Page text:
Travel times and transport to Rome: 
- By car: 35 minutes to the Rome's ring road (metropolitan area) via A1 motorway or 50 minutes to the very centre of Rome (Spanish Steps).
- By car and train (park and ride): 15 minutes to Fara Sabina Train Station, then 37 minutes to central Rome (Tiburtina Station).
- By bus from Toffia + train:  about an hour in total.
Travel times to Umbria:
-  By car: 30-40 minutes to the Umbrian "border".
Services in the village: mini supermarket, post office, pharmacy, doctor's studio, butcher shop, hardware store, theatre, infants and primary school, free afternoon child care, linen shop, library.
Theatre: it's set in a restored former 14th Century church and offers regular performances, live music, cinema, art exhibitions, poetry reading and various courses.
Just in case, you never wish to leave: The following courses and classes are available at the theatre: yoga, ceramic, dance, theatre, music classes for children and adults.
Sports field (covered): available for different sports, including free volleyball and football classes for children.
English speaking community:  The authenticity and natural beauty of the Sabina region and the village of Toffia and its close proximity to Rome have recently started to attract a small number of English-speakers as full-time residents and holiday makers.

Convivio Rome conduct 3 and 5 night cooking holidays in Toffia, all year round. For more information:

Planning ahead: If you are planning a trip in 2018 or 2019 and cannot find suitable dates, please contact us via email on:

Tuesday, 5 December 2017

The Olive Harvest Experience: picking our own olives

It all started one cool and sunny November day. Our small team of olive pickers joined us early in the morning, to help us harvest this year's olives. With nets, crates, and olive picking equipment ready, the work began.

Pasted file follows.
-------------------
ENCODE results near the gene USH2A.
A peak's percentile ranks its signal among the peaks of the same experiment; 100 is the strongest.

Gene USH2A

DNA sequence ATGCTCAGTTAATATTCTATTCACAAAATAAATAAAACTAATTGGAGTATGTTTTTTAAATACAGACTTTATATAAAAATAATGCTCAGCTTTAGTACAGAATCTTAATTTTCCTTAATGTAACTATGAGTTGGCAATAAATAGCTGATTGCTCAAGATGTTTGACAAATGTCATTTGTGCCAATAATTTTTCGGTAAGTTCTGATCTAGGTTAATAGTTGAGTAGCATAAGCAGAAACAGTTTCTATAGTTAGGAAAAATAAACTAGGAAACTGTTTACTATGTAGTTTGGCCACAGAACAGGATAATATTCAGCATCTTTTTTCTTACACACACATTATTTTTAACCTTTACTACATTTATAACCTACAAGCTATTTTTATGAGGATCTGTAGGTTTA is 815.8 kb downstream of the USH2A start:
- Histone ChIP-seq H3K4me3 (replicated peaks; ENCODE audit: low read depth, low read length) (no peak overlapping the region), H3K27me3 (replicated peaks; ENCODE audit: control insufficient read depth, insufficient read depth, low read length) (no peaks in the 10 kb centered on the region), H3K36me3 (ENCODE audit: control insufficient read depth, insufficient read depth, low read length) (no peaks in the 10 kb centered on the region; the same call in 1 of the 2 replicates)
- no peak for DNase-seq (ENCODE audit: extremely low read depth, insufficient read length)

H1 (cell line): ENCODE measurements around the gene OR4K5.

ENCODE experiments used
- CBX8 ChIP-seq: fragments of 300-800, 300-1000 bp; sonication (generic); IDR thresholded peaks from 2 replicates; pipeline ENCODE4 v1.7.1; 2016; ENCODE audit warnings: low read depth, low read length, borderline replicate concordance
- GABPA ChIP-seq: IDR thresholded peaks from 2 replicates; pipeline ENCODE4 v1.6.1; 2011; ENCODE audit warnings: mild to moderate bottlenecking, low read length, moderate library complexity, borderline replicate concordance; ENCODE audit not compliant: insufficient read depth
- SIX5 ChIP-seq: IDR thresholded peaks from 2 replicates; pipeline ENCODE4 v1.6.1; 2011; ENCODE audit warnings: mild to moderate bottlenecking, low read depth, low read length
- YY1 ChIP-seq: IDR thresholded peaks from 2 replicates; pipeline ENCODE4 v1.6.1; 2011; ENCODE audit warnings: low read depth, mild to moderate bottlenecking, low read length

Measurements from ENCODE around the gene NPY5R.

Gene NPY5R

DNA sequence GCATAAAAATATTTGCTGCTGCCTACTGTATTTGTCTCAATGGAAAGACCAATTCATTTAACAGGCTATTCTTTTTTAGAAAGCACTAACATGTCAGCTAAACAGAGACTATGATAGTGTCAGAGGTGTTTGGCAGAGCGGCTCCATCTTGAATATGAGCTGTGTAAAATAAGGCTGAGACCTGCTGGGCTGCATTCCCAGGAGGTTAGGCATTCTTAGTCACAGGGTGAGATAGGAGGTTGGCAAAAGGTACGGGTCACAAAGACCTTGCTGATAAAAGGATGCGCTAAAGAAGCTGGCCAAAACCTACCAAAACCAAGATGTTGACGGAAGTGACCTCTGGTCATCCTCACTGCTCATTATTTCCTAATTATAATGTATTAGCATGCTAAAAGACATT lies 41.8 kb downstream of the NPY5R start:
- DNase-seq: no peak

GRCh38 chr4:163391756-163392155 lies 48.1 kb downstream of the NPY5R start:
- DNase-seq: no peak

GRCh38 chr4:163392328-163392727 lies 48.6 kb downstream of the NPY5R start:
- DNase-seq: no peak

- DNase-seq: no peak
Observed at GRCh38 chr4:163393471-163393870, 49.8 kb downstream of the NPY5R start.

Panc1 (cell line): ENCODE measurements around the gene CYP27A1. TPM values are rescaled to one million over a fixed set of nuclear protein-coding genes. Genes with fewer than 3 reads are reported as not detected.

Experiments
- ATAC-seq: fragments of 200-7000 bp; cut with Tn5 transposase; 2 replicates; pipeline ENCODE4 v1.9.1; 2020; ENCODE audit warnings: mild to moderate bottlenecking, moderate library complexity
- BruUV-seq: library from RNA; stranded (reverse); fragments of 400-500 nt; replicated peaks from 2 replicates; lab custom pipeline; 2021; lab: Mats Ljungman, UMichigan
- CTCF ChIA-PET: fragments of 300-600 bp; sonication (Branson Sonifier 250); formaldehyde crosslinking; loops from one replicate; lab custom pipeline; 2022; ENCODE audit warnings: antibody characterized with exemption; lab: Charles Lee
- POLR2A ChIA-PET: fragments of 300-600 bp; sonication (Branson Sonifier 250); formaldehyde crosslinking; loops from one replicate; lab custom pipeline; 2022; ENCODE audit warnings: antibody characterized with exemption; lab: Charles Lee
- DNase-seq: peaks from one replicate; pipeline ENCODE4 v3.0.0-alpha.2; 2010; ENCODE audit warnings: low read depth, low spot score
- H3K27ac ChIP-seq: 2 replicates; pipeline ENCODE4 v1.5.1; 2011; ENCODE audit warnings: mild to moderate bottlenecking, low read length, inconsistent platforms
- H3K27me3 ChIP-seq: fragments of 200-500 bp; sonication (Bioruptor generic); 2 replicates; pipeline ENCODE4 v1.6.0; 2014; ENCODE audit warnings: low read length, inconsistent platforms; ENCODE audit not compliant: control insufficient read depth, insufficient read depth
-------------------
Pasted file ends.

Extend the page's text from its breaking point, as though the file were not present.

Traditionally there would be 4 olive pickers working one tree at a time. Large nets would be arranged around the base of the olive tree, with two of the workers on wooden ladders working from the top of the tree down, gently 'raking' each olive branch to drop the olives onto the nets below. Those working on the ground would gather the olives in the net and place them into the crates. As each tree was completed and each crate filled with olives, they would move the nets to the next tree.
The olive picking process is much the same today, however to make the process more efficient, air compressed silicon hands , called 'la manina'  or 'the little hand'  are used to gently shake the olives off the tree onto the nets below.

We have a 'family sized' olive grove of 52 olive trees, with mainly 'carboncella' and 'leccino' olives (two of the main varieties of olives grown in the Sabine Hills).  Not all of our olive trees produced olives this year, but those that have, have produced in abundance. With a lot of help, we were able to harvest all our olives in just one day.
As the sun set, we took our crates of olives straight to a nearby 'frantoio', olive mill, to have our olives pressed immediately. To get the highest quality extra virgin olive oil, the olives need to be pressed with 24 hours of picking.

This year we harvested 200 kgs of olives which, once pressed, produced 46 litres of some of the best Sabina extra virgin olive oil I have ever tasted!
When you next come to visit us, you too, will be able to taste some of the wonderful Sabina extra virgin olive oil.
Learn more about our Half Day Rome Olive Tour at Convivio Rome.

We operation Rome Olive tours all year round, to discover more:
 email us on

Monday, 13 November 2017

Chef Guido's Classic dish: Melanzane alla Parmigiana

This is one of my absolute favourite dishes. It can be made in a large oven dish, or in individual portions. For presentation purposes, I prefer to make my 'Melanzane alla Parmigiana' in individual ceramic dishes as I think it looks better.

Melanzane alla Parmigiana  - Serves 6.
1 or 2 aubergines (eggplants), 1 large mozzarella, basil leaves, tomato 'passata', extra virgin olive oil, salt, pepper, parmigiano cheese.

Cut aubergines (eggplants) into very thin slices, add olive oil onto the slices (and sprinkle with salt)  Grill them on a hot grill pan or barbecue. Place grilled aubergines to one side. Make a simple tomato sauce with a little garlic, olive oil, 'passata' and basil. Thinly slice mozzarella.